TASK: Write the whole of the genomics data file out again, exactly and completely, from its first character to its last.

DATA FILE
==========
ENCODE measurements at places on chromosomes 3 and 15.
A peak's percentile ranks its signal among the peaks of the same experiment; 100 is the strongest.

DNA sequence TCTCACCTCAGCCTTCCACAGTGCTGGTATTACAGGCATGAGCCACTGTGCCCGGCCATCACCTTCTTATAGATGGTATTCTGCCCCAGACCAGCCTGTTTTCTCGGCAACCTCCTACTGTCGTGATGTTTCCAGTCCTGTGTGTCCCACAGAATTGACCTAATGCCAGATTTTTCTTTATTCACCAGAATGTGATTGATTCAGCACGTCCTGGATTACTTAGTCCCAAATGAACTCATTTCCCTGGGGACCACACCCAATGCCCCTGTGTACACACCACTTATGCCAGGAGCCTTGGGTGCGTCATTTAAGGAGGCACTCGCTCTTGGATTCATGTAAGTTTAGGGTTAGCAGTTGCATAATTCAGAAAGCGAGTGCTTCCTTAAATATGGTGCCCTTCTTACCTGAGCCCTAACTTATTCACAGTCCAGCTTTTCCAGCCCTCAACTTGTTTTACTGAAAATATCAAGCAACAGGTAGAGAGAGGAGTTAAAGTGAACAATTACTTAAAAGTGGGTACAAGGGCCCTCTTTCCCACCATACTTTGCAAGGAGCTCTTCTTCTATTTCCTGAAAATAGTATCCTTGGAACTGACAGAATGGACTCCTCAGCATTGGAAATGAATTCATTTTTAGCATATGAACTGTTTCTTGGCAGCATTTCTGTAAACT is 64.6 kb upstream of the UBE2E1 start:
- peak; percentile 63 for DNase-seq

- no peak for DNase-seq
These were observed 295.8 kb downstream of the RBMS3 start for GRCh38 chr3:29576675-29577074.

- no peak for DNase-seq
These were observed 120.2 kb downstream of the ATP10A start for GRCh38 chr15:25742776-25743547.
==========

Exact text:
ENCODE measurements at places on chromosomes 3 and 15.
A peak's percentile ranks its signal among the peaks of the same experiment; 100 is the strongest.

DNA sequence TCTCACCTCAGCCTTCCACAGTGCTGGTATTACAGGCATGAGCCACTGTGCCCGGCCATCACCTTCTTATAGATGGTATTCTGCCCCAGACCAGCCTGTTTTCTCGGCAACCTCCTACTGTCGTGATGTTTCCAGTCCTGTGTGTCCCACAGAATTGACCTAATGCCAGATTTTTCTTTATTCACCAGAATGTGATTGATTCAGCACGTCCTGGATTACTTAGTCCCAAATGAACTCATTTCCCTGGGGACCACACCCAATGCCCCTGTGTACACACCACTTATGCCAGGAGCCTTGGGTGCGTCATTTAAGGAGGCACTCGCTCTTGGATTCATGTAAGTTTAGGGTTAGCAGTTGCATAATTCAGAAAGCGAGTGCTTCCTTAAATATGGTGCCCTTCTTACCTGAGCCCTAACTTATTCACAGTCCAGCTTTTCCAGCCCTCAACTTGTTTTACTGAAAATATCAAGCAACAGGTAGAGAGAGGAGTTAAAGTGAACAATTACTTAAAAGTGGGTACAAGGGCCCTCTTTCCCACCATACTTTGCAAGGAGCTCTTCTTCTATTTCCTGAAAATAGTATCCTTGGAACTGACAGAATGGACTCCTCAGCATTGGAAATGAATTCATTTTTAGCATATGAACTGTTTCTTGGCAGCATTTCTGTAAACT is 64.6 kb upstream of the UBE2E1 start:
- peak; percentile 63 for DNase-seq

- no peak for DNase-seq
These were observed 295.8 kb downstream of the RBMS3 start for GRCh38 chr3:29576675-29577074.

- no peak for DNase-seq
These were observed 120.2 kb downstream of the ATP10A start for GRCh38 chr15:25742776-25743547.